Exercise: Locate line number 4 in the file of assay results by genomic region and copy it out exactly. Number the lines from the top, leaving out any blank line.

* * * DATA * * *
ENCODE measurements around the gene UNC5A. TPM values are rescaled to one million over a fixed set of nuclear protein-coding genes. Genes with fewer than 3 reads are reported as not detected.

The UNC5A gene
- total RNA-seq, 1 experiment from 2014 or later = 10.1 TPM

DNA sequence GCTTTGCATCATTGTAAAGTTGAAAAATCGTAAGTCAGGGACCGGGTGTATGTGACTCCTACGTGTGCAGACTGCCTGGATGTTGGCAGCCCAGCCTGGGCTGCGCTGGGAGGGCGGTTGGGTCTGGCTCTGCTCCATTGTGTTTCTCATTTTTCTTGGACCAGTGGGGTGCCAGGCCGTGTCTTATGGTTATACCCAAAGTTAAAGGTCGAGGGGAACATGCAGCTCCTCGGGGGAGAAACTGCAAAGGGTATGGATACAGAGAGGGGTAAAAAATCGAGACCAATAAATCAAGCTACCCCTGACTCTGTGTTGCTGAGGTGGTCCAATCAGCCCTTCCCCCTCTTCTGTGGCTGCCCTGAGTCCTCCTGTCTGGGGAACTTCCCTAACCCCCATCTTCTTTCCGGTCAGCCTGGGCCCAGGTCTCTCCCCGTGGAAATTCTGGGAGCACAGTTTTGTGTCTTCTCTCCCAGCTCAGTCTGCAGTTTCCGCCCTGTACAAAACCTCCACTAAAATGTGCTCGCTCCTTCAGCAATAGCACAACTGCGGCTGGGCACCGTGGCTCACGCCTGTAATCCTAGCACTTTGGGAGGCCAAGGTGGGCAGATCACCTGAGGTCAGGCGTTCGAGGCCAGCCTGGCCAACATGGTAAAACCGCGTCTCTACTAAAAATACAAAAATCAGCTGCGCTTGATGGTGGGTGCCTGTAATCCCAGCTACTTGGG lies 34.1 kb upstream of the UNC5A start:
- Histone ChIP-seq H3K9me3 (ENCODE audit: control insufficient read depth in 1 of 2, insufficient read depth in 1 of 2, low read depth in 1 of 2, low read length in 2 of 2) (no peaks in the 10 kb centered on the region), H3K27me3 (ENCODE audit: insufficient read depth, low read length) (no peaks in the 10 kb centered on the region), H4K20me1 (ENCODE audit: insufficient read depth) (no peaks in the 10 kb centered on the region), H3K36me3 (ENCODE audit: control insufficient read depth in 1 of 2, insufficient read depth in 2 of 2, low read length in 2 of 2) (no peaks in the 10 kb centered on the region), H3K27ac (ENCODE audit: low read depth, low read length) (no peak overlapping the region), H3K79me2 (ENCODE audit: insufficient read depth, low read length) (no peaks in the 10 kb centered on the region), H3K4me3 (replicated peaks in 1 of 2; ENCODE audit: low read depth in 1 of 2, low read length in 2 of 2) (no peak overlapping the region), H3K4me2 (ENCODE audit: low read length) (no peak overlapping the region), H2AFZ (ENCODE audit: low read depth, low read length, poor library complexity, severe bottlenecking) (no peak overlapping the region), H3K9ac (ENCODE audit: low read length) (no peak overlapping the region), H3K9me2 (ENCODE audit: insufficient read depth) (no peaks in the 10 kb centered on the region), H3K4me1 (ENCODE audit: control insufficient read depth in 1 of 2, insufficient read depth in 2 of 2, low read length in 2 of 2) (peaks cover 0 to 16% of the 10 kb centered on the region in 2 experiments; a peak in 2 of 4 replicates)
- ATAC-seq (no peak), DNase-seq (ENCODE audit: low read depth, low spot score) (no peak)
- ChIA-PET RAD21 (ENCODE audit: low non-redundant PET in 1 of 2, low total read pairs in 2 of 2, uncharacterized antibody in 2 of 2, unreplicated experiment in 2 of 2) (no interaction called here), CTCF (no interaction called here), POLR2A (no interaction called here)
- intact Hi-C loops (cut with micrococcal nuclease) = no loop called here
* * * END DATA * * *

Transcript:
DNA sequence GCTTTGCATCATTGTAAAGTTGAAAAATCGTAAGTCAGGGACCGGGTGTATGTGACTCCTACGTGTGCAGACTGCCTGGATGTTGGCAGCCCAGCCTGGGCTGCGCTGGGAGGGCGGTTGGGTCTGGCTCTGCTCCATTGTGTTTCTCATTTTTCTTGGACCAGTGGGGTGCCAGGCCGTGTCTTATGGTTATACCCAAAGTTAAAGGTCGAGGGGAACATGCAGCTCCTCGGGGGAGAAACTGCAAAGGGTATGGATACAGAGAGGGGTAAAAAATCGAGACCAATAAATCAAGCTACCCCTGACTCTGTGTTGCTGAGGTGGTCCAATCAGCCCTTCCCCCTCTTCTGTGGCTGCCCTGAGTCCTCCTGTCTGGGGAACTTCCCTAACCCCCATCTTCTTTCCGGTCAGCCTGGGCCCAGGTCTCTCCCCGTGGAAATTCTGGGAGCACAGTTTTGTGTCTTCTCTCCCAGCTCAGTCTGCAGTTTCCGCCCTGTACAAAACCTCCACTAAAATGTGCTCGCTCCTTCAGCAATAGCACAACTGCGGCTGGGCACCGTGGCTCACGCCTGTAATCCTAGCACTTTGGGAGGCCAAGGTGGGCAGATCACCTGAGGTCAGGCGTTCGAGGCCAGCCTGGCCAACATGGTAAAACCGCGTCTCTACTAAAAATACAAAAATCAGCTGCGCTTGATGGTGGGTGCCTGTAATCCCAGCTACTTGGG lies 34.1 kb upstream of the UNC5A start: